Editorial |

Who Looks After Israel's Homeless?

Haaretz.
Haaretz Editorial
A homeless man sleeps in a Tel Aviv street in May
A homeless man sleeps in a Tel Aviv street in MayCredit: David Bachar
Haaretz.
Haaretz Editorial

Many stigmas have been attached to Israel’s homeless population, but the worst and most erroneous of them is the accusation that they voluntarily choose to live in the street and that they refuse the lodgings they are offered. The homeless population is mute, lacking any voice. So when it’s exploited in this fashion in order to paper over the failure of many years’ standing to provide them with suitable housing, there’s nobody to raise an outcry against it.

A study by the Knesset Research and Information center back in 2010 found that local governments provided a total of just 227 beds for homeless people nationwide, with only nine communities providing any kind of housing for them. Labor, Social Affairs and Social Services Ministry regulations require every city with more than 15 homeless people to open overnight shelters, but these regulations were not being enforced.

A Haaretz investigation found that today, 12 years later, the number of beds available in overnight shelters has increased by just 24, to 251. These beds are scattered among seven cities – Tel Aviv, Jerusalem, Haifa, Petah Tikva, Rishon Letzion, Hadera and Ashdod. There are also 367 beds available through therapeutic programs. But this is at a time when the number of homeless people has grown significantly. Today, using the Social Services Ministry’s narrowest definition, there are 3,471 homeless people. With a shortfall of 2,853 beds, is it really possible to continue blaming the homeless people, who have been cast into the streets and are hungry for suitable solutions?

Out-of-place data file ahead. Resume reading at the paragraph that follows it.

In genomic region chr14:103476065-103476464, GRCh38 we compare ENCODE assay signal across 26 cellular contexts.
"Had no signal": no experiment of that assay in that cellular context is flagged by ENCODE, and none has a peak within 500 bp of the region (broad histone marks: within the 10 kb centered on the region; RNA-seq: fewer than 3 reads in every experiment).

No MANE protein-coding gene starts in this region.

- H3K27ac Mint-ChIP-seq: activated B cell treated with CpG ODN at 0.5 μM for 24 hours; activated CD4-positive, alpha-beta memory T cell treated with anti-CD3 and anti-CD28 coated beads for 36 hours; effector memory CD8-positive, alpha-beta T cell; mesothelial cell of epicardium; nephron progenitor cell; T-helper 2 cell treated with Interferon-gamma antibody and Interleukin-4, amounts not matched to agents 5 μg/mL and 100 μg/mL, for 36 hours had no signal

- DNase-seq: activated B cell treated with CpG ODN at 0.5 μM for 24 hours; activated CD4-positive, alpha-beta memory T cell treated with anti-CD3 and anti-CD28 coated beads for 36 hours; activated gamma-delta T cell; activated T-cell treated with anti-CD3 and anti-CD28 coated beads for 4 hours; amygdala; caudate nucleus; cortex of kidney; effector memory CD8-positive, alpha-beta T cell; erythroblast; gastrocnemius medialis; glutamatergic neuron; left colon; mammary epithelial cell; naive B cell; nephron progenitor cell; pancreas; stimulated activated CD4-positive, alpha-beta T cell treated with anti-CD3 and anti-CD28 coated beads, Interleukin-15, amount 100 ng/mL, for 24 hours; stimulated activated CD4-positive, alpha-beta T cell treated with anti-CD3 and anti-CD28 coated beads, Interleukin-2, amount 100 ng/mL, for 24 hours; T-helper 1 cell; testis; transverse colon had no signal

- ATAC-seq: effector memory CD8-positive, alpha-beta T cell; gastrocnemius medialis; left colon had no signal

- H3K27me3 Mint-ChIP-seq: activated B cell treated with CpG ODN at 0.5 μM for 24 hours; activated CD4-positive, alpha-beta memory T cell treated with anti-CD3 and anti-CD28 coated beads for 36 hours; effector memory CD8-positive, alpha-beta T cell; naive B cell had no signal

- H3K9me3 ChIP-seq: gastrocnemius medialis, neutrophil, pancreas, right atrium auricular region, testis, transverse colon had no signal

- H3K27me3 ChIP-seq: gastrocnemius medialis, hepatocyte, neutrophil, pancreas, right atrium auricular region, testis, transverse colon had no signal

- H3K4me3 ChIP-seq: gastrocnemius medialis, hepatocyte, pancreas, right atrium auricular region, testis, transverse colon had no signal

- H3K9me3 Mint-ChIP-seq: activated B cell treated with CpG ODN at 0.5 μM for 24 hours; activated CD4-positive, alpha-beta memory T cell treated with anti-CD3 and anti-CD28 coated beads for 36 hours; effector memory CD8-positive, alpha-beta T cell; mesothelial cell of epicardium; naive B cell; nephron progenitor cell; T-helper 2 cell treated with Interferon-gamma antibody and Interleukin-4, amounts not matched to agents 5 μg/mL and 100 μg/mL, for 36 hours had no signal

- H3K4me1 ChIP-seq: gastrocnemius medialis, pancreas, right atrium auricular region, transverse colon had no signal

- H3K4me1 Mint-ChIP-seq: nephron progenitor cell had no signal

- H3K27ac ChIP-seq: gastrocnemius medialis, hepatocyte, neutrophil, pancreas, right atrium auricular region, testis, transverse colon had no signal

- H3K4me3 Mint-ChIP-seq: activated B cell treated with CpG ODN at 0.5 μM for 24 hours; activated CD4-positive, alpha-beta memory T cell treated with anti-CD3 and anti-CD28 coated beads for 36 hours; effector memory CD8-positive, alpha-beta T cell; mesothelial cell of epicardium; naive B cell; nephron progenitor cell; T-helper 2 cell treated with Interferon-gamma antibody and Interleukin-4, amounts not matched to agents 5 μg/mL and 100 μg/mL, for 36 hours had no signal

A 54-year-old homeless man recently paid a heavy price for this ongoing failure. He lived in Ramat Gan for 15 years as a working man with two daughters. But following a divorce and the onset of medical problems, he became addicted to alcohol, and in May of last year, when he was unable to pay his rent he found himself out on the street. Eight months later, he died in an abandoned bomb shelter. Ramat Gan does not operate shelters for homeless people, and the city has adopted a policy of referring people without housing to shelters in Tel Aviv. Many other Israeli cities also refuse to open dedicated shelters for people without homes. That is how two homeless people died in Bat Yam during winter storm Carmel in December.

Given this situation – in which cities shirk their responsibilities, the Social Services Ministry neither supervises nor enforces and the shortage of beds only keeps growing – the national government must enshrine the rights of homeless people in legislation that will prevent them from being abandoned.

The above article is Haaretz's lead editorial, as published in the Hebrew and English newspapers in Israel.

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